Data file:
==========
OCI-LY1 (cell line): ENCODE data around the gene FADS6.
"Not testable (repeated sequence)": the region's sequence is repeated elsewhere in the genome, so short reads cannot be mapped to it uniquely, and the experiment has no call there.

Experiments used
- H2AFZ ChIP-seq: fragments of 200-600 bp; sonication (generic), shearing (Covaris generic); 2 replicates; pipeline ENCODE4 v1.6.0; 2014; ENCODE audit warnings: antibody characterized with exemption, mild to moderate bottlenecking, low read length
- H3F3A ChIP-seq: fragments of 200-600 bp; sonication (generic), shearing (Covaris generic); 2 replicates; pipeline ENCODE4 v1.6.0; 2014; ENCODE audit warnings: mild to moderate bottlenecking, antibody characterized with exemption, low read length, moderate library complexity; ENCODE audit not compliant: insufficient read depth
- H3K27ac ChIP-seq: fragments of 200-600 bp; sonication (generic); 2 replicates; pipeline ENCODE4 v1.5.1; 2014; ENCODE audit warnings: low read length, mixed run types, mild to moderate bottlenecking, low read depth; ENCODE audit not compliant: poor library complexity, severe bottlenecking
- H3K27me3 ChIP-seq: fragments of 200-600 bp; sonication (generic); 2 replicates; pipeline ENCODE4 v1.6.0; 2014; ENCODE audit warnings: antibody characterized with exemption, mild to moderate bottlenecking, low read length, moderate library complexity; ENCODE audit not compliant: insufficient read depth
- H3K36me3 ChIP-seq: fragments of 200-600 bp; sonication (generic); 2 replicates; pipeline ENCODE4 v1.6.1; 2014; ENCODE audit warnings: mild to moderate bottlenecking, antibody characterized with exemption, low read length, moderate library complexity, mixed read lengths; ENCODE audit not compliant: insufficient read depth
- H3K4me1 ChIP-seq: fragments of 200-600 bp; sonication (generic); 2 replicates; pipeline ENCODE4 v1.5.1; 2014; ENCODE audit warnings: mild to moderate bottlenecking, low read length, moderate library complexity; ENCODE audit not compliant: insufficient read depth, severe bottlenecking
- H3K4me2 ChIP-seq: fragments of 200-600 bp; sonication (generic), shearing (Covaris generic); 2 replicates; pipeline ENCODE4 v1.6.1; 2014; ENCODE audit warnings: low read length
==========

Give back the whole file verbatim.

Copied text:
OCI-LY1 (cell line): ENCODE data around the gene FADS6.
"Not testable (repeated sequence)": the region's sequence is repeated elsewhere in the genome, so short reads cannot be mapped to it uniquely, and the experiment has no call there.

Experiments used
- H2AFZ ChIP-seq: fragments of 200-600 bp; sonication (generic), shearing (Covaris generic); 2 replicates; pipeline ENCODE4 v1.6.0; 2014; ENCODE audit warnings: antibody characterized with exemption, mild to moderate bottlenecking, low read length
- H3F3A ChIP-seq: fragments of 200-600 bp; sonication (generic), shearing (Covaris generic); 2 replicates; pipeline ENCODE4 v1.6.0; 2014; ENCODE audit warnings: mild to moderate bottlenecking, antibody characterized with exemption, low read length, moderate library complexity; ENCODE audit not compliant: insufficient read depth
- H3K27ac ChIP-seq: fragments of 200-600 bp; sonication (generic); 2 replicates; pipeline ENCODE4 v1.5.1; 2014; ENCODE audit warnings: low read length, mixed run types, mild to moderate bottlenecking, low read depth; ENCODE audit not compliant: poor library complexity, severe bottlenecking
- H3K27me3 ChIP-seq: fragments of 200-600 bp; sonication (generic); 2 replicates; pipeline ENCODE4 v1.6.0; 2014; ENCODE audit warnings: antibody characterized with exemption, mild to moderate bottlenecking, low read length, moderate library complexity; ENCODE audit not compliant: insufficient read depth
- H3K36me3 ChIP-seq: fragments of 200-600 bp; sonication (generic); 2 replicates; pipeline ENCODE4 v1.6.1; 2014; ENCODE audit warnings: mild to moderate bottlenecking, antibody characterized with exemption, low read length, moderate library complexity, mixed read lengths; ENCODE audit not compliant: insufficient read depth
- H3K4me1 ChIP-seq: fragments of 200-600 bp; sonication (generic); 2 replicates; pipeline ENCODE4 v1.5.1; 2014; ENCODE audit warnings: mild to moderate bottlenecking, low read length, moderate library complexity; ENCODE audit not compliant: insufficient read depth, severe bottlenecking
- H3K4me2 ChIP-seq: fragments of 200-600 bp; sonication (generic), shearing (Covaris generic); 2 replicates; pipeline ENCODE4 v1.6.1; 2014; ENCODE audit warnings: low read length